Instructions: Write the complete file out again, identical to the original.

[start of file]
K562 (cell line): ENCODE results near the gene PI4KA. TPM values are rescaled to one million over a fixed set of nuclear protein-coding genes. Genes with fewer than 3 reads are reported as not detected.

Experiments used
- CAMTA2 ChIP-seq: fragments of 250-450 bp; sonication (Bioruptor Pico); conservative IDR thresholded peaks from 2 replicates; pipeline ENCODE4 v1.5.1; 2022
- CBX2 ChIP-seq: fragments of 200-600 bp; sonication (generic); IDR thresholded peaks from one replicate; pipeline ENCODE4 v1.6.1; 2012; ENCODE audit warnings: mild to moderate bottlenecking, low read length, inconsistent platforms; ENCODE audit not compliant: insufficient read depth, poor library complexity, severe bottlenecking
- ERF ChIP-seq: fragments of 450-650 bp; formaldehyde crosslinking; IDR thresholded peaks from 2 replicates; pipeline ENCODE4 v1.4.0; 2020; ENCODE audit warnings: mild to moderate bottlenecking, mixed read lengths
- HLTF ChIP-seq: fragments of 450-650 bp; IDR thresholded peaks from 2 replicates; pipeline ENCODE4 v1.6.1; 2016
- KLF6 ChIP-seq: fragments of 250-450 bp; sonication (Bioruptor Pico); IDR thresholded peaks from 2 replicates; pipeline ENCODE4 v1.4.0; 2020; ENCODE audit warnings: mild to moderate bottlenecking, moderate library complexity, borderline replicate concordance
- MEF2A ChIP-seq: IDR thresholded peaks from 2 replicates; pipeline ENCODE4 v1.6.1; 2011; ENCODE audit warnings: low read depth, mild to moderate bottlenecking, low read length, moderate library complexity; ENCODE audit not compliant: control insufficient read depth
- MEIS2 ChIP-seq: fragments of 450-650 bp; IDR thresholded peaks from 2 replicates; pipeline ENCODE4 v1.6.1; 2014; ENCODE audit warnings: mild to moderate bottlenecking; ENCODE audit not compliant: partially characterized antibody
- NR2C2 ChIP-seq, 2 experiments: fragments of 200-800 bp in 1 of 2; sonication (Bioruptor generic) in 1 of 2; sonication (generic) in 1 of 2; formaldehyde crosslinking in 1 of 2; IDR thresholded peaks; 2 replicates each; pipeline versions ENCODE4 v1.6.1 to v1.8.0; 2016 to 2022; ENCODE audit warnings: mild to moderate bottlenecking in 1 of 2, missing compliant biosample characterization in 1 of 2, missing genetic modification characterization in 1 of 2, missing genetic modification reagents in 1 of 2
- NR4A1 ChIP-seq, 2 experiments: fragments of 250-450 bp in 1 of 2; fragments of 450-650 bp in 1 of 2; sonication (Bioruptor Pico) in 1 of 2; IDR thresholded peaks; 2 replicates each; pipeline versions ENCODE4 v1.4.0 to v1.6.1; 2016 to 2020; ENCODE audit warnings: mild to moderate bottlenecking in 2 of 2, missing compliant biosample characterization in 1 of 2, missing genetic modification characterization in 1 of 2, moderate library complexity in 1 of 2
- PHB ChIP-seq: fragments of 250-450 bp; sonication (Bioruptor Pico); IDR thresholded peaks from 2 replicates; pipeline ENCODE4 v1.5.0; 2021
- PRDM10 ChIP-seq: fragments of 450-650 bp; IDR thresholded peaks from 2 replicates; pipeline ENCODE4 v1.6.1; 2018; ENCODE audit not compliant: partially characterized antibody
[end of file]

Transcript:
K562 (cell line): ENCODE results near the gene PI4KA. TPM values are rescaled to one million over a fixed set of nuclear protein-coding genes. Genes with fewer than 3 reads are reported as not detected.

Experiments used
- CAMTA2 ChIP-seq: fragments of 250-450 bp; sonication (Bioruptor Pico); conservative IDR thresholded peaks from 2 replicates; pipeline ENCODE4 v1.5.1; 2022
- CBX2 ChIP-seq: fragments of 200-600 bp; sonication (generic); IDR thresholded peaks from one replicate; pipeline ENCODE4 v1.6.1; 2012; ENCODE audit warnings: mild to moderate bottlenecking, low read length, inconsistent platforms; ENCODE audit not compliant: insufficient read depth, poor library complexity, severe bottlenecking
- ERF ChIP-seq: fragments of 450-650 bp; formaldehyde crosslinking; IDR thresholded peaks from 2 replicates; pipeline ENCODE4 v1.4.0; 2020; ENCODE audit warnings: mild to moderate bottlenecking, mixed read lengths
- HLTF ChIP-seq: fragments of 450-650 bp; IDR thresholded peaks from 2 replicates; pipeline ENCODE4 v1.6.1; 2016
- KLF6 ChIP-seq: fragments of 250-450 bp; sonication (Bioruptor Pico); IDR thresholded peaks from 2 replicates; pipeline ENCODE4 v1.4.0; 2020; ENCODE audit warnings: mild to moderate bottlenecking, moderate library complexity, borderline replicate concordance
- MEF2A ChIP-seq: IDR thresholded peaks from 2 replicates; pipeline ENCODE4 v1.6.1; 2011; ENCODE audit warnings: low read depth, mild to moderate bottlenecking, low read length, moderate library complexity; ENCODE audit not compliant: control insufficient read depth
- MEIS2 ChIP-seq: fragments of 450-650 bp; IDR thresholded peaks from 2 replicates; pipeline ENCODE4 v1.6.1; 2014; ENCODE audit warnings: mild to moderate bottlenecking; ENCODE audit not compliant: partially characterized antibody
- NR2C2 ChIP-seq, 2 experiments: fragments of 200-800 bp in 1 of 2; sonication (Bioruptor generic) in 1 of 2; sonication (generic) in 1 of 2; formaldehyde crosslinking in 1 of 2; IDR thresholded peaks; 2 replicates each; pipeline versions ENCODE4 v1.6.1 to v1.8.0; 2016 to 2022; ENCODE audit warnings: mild to moderate bottlenecking in 1 of 2, missing compliant biosample characterization in 1 of 2, missing genetic modification characterization in 1 of 2, missing genetic modification reagents in 1 of 2
- NR4A1 ChIP-seq, 2 experiments: fragments of 250-450 bp in 1 of 2; fragments of 450-650 bp in 1 of 2; sonication (Bioruptor Pico) in 1 of 2; IDR thresholded peaks; 2 replicates each; pipeline versions ENCODE4 v1.4.0 to v1.6.1; 2016 to 2020; ENCODE audit warnings: mild to moderate bottlenecking in 2 of 2, missing compliant biosample characterization in 1 of 2, missing genetic modification characterization in 1 of 2, moderate library complexity in 1 of 2
- PHB ChIP-seq: fragments of 250-450 bp; sonication (Bioruptor Pico); IDR thresholded peaks from 2 replicates; pipeline ENCODE4 v1.5.0; 2021
- PRDM10 ChIP-seq: fragments of 450-650 bp; IDR thresholded peaks from 2 replicates; pipeline ENCODE4 v1.6.1; 2018; ENCODE audit not compliant: partially characterized antibody